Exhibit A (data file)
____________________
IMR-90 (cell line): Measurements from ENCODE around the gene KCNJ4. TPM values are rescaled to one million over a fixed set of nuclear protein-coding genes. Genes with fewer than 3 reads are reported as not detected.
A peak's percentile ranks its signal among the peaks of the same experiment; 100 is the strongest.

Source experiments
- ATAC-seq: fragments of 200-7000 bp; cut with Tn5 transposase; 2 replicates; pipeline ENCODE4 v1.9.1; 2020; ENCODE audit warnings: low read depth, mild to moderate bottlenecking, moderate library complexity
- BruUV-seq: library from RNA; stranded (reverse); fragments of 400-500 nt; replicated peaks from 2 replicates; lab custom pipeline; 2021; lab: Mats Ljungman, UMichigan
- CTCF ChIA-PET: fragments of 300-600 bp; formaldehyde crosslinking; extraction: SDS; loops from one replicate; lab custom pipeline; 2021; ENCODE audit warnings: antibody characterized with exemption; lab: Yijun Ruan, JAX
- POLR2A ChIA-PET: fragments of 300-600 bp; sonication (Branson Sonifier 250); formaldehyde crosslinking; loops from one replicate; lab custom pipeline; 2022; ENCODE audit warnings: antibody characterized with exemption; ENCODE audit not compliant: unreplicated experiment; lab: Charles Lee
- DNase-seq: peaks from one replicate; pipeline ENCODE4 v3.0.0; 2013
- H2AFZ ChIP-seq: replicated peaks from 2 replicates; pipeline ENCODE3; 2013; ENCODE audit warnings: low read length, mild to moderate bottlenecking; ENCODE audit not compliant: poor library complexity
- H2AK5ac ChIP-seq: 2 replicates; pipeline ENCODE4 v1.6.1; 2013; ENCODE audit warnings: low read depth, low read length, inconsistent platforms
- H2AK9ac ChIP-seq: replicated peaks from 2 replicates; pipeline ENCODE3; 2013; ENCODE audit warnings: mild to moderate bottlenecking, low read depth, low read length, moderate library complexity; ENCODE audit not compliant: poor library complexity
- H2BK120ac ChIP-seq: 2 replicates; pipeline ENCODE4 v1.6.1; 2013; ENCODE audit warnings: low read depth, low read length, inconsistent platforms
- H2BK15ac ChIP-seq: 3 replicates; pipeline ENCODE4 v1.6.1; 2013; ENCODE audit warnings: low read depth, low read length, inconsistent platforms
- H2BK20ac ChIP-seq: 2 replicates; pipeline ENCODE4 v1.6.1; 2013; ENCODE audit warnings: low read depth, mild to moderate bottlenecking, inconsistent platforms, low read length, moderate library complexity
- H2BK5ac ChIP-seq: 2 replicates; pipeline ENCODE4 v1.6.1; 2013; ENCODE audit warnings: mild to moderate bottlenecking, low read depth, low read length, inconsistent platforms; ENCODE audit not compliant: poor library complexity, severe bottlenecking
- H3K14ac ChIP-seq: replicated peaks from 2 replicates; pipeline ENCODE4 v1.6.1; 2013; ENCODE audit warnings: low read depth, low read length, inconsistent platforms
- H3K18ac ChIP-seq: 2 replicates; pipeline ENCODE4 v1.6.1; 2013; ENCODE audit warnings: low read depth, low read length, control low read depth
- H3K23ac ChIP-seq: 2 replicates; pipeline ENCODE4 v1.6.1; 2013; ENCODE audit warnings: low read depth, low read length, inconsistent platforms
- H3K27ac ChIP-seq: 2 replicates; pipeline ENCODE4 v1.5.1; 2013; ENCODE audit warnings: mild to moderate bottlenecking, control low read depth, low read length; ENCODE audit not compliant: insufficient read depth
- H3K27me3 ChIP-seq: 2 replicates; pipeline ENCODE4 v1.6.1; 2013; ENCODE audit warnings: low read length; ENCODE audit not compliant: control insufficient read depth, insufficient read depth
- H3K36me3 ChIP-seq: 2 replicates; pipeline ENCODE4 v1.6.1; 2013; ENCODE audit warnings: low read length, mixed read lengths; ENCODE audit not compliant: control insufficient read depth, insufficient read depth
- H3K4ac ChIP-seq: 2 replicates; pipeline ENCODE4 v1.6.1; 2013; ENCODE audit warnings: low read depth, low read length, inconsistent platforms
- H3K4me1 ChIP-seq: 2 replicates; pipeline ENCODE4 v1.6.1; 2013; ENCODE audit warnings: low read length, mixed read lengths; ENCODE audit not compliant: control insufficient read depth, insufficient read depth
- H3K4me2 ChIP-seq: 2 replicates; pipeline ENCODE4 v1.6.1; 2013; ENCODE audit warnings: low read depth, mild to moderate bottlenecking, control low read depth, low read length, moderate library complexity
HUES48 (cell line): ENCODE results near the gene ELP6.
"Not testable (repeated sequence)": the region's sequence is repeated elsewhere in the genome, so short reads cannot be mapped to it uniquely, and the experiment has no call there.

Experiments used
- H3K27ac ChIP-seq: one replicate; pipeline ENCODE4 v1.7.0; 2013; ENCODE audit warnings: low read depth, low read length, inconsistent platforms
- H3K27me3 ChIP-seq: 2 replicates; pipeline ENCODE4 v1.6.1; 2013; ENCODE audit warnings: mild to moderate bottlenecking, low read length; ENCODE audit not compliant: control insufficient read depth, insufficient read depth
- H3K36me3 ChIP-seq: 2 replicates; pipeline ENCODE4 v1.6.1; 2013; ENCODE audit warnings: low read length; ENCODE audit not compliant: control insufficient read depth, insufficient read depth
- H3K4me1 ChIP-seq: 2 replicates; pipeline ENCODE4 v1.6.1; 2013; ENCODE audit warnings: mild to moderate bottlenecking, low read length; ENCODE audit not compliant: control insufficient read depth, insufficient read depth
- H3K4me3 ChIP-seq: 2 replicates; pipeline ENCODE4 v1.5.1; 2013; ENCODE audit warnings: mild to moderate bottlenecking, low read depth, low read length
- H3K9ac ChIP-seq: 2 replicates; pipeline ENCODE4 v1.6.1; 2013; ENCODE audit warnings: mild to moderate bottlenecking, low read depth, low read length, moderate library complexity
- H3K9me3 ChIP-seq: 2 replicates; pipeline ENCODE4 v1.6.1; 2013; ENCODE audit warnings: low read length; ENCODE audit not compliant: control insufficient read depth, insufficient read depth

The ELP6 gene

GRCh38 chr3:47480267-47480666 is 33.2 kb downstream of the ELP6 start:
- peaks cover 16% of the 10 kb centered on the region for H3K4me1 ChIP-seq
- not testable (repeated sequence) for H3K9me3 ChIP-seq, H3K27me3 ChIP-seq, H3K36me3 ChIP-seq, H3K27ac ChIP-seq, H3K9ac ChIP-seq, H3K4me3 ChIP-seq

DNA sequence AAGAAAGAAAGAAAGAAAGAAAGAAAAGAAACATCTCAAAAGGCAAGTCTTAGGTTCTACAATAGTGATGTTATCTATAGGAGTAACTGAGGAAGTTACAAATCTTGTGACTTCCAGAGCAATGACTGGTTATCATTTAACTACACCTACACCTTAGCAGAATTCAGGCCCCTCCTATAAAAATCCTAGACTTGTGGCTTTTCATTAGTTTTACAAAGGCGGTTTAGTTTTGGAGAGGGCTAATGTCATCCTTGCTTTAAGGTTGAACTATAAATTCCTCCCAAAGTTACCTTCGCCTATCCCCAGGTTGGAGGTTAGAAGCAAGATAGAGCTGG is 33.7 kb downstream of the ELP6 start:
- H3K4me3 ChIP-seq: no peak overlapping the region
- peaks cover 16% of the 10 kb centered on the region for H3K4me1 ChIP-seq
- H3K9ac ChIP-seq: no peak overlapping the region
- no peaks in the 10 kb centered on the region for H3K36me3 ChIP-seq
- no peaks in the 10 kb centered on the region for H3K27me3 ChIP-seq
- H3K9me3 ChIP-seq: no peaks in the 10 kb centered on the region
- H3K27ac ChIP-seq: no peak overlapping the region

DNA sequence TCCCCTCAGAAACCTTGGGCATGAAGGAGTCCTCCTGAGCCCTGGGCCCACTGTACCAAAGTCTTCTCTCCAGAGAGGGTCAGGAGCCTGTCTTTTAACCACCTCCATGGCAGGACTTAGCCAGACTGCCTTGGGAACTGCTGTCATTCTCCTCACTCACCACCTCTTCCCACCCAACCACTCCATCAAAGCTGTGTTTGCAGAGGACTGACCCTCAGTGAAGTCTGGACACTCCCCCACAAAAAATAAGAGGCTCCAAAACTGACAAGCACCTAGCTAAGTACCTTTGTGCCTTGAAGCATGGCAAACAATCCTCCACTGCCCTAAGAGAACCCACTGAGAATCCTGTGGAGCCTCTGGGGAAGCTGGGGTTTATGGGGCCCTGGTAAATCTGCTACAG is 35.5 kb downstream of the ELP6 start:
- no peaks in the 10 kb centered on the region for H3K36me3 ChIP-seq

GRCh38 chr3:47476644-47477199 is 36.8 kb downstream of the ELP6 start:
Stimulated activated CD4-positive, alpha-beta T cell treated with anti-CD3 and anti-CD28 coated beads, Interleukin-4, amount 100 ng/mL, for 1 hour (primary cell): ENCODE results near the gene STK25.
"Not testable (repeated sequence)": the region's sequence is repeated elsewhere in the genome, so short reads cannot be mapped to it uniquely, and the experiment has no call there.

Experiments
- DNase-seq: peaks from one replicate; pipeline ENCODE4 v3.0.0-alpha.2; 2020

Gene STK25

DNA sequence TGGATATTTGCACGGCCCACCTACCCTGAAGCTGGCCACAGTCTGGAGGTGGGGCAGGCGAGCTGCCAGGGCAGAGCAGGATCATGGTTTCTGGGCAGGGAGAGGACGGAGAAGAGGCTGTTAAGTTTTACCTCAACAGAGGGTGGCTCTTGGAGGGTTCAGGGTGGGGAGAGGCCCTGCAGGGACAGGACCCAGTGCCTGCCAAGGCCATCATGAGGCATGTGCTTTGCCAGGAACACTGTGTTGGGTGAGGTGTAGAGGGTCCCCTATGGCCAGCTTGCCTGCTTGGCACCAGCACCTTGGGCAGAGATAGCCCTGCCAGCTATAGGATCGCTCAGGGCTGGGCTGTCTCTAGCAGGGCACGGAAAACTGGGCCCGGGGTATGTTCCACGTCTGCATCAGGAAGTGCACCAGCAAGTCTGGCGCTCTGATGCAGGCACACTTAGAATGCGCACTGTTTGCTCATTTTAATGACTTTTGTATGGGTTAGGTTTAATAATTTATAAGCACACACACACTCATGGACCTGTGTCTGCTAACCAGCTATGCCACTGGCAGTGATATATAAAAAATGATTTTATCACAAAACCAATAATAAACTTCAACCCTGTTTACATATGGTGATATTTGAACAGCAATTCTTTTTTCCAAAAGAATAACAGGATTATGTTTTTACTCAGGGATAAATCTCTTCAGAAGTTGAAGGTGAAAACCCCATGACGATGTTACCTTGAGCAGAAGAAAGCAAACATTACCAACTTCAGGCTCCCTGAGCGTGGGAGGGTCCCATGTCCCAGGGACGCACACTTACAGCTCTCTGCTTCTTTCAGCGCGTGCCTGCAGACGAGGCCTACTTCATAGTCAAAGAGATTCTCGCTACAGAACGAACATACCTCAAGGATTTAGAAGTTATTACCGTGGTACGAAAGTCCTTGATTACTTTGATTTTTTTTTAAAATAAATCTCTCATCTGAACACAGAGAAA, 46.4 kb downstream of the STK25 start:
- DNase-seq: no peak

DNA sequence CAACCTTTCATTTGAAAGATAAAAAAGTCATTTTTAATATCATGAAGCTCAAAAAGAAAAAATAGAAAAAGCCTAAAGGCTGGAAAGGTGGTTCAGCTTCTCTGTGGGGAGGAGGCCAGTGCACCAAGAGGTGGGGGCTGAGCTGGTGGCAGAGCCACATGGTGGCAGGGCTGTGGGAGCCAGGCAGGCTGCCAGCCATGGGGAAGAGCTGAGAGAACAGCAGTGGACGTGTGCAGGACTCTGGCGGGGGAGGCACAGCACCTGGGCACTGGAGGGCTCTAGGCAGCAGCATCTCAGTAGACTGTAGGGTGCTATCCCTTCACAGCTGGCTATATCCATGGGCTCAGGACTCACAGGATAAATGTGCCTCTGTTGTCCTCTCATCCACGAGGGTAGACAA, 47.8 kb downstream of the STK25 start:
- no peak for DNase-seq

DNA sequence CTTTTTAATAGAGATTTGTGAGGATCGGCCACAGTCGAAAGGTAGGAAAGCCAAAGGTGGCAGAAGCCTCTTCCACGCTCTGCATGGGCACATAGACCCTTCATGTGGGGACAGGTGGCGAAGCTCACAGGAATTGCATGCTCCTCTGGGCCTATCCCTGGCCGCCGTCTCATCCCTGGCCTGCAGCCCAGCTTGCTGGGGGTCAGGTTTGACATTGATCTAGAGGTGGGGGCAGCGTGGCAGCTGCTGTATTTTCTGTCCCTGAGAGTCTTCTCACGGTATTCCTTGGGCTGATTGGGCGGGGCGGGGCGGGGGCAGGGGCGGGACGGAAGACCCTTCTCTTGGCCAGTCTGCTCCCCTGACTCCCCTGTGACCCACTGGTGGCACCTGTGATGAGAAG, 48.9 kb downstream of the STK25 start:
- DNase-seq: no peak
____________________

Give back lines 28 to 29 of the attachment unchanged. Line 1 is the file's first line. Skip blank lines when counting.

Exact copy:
- H3K27ac ChIP-seq: one replicate; pipeline ENCODE4 v1.7.0; 2013; ENCODE audit warnings: low read depth, low read length, inconsistent platforms
- H3K27me3 ChIP-seq: 2 replicates; pipeline ENCODE4 v1.6.1; 2013; ENCODE audit warnings: mild to moderate bottlenecking, low read length; ENCODE audit not compliant: control insufficient read depth, insufficient read depth